For the time being, the Green Van has been stationary at Taman Tugu Nursery, where it served as an event space that resembles a home driveway mock up. According to Hercus, many families come to get ideas for greening urban spaces, and take, not only plants, also pictures with the van as their centrepiece. However, Hercus is hopeful that soon the Green Van can be put to the originally intended task and go on the roadshow, visiting malls around the Klang valley and beyond. As it turned out, the lockdown also had its upsides as more people have become interested in sustainable living and issues of resilience. “Thus, we have actually benefited from this circumstance as more people seek awareness and solutions.”
“Our organisation also has a bigger truck and therefore, I have no issues driving the Green Van. It actually feels very easy to drive,” Hercus commented on the handling of the vehicle. She feels very safe in it, as all compartments can be latched, locked and secured. To ensure that the Green Van is ready to go at any time, Daihatsu looks after service and maintenance. Shortly after MCO, Daihatsu sent over the Mobile Service team to carry out onsite service due after six months.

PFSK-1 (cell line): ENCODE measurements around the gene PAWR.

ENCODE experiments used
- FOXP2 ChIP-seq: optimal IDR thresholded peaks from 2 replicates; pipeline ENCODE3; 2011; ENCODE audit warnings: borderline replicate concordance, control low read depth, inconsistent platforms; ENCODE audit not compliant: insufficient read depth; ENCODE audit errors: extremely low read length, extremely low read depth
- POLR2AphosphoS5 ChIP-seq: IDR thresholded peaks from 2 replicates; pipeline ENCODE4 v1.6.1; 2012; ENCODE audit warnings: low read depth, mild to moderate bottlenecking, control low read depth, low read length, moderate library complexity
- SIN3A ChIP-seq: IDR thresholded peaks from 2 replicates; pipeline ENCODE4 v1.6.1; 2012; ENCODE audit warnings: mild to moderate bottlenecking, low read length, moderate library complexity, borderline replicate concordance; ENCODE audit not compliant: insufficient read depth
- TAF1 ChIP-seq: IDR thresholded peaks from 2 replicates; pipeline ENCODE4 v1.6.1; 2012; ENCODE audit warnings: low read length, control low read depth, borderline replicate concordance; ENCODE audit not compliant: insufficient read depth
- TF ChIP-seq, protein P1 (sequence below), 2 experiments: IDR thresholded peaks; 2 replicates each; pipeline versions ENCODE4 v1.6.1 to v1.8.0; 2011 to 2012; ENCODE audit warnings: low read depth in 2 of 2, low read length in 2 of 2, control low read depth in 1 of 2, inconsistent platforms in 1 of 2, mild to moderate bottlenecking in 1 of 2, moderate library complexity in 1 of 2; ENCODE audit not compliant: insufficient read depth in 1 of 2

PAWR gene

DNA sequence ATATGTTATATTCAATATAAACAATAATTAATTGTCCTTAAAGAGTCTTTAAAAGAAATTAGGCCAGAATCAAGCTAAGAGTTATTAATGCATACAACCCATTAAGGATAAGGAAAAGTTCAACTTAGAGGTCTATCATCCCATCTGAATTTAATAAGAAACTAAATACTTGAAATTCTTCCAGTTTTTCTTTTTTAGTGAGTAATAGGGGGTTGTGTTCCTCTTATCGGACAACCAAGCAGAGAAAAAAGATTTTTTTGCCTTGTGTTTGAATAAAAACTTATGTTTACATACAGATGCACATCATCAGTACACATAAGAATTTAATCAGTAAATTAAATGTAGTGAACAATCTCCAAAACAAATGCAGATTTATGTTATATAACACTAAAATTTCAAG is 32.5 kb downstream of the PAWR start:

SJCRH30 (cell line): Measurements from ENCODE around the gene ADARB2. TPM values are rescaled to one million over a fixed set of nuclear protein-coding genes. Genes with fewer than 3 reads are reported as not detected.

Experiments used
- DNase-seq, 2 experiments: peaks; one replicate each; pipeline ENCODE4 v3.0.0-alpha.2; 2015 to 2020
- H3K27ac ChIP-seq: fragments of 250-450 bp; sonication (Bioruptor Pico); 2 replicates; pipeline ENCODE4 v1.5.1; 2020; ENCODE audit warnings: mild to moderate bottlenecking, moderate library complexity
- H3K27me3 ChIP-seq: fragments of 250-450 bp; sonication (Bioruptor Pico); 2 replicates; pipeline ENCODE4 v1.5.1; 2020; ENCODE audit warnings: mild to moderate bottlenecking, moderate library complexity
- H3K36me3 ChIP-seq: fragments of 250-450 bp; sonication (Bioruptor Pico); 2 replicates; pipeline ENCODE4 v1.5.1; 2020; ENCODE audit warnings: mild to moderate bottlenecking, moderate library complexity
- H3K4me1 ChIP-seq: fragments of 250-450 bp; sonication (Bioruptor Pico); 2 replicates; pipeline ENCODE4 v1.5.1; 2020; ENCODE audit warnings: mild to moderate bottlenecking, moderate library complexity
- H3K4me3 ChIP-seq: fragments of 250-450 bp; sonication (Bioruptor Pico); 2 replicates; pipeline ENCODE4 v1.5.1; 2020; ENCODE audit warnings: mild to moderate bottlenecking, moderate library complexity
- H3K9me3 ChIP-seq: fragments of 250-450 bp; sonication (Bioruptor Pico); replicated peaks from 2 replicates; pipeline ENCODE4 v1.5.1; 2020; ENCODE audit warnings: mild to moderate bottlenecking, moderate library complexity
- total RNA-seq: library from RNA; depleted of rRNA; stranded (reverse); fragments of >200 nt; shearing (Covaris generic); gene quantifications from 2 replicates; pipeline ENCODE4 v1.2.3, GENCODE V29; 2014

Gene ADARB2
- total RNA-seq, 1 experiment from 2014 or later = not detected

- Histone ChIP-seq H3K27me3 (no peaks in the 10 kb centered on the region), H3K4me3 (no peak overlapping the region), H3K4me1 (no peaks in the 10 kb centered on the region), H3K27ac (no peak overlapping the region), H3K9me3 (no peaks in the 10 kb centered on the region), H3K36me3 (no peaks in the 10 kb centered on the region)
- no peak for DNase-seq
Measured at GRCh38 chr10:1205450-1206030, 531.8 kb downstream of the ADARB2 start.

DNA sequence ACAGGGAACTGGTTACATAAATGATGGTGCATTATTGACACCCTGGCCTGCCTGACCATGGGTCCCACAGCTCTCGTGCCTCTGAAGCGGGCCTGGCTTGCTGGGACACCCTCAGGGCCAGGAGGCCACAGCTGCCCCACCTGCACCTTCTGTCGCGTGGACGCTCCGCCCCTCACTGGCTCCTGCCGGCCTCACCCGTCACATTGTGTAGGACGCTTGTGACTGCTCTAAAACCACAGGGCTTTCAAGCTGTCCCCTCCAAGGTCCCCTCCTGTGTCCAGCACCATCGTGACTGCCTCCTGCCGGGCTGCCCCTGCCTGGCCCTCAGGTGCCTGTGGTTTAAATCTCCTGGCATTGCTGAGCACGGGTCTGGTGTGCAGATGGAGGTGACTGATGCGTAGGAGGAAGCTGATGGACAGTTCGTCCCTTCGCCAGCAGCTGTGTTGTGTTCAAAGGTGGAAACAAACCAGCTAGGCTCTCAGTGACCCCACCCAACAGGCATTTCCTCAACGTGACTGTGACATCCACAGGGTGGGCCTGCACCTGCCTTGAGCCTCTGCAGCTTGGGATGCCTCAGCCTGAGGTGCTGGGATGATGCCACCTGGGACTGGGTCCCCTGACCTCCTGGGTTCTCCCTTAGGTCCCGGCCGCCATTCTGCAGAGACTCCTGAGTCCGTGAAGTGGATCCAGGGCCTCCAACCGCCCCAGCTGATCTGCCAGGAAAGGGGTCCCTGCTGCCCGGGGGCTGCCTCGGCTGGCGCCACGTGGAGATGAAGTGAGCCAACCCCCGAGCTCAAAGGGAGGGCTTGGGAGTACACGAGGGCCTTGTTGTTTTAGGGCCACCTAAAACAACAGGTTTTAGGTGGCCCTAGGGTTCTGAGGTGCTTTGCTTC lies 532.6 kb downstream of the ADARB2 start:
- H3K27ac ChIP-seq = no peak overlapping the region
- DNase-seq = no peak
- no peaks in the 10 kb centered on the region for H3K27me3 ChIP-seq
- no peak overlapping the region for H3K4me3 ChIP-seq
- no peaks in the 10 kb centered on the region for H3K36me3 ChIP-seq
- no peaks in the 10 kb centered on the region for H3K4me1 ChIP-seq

Hercus, however, is also critical of the current state of things as she would prefer to not drive a vehicle that is using fossil fuels. We are in the space of environmental protection and as such, we should do everything in our powers to project this image. While a vehicle using fossil fuels is not acceptable, but as of now, there is no viable alternative in Malaysia.” She also laments that the protection of the environment is currently under one ministry, but in her view the protection of our planet should be on the agenda of every ministry. In her opinion, green transportation and its supporting infrastructure is not getting enough attention in Malaysia. “The moment that Daihatsu offers a sustainable electric truck or van, we will upgrade,” she promises. “Greenwashing is not acceptable! Anyone that is saying they are eco-friendly, needs to walk the talk. For now, that means building environmental awareness within the community in the hope that values towards environmental stewardship changes. We should all be prioritizing a healthy planet for a robust future and that includes low carbon solutions like electrification of our transportation.”
Mission Being Accomplished
Over the past months, the Green Van has certainly helped to achieve the mission’s targets. It has become a vehicle, not just in terms of the ability to carry goods, but also echoing Daihatsu and FTS value and message. It says Grow Wild on the bonnet and when you get a closer look, you will find that there are animals hidden in the plants and urbanscape decals. This is our message: to re-discover nature at home in the city.” Plants and vans seem to be working well together as more and more people enquire about how they can get hold of the free trees. “People are really excited about this campaign! We get more people visiting our special Rewilding Roadshow Green Van than the Daihatsu showroom,” Hercus joked.
Visit freetreesociety.org to learn more about the Rewilding Roadshow.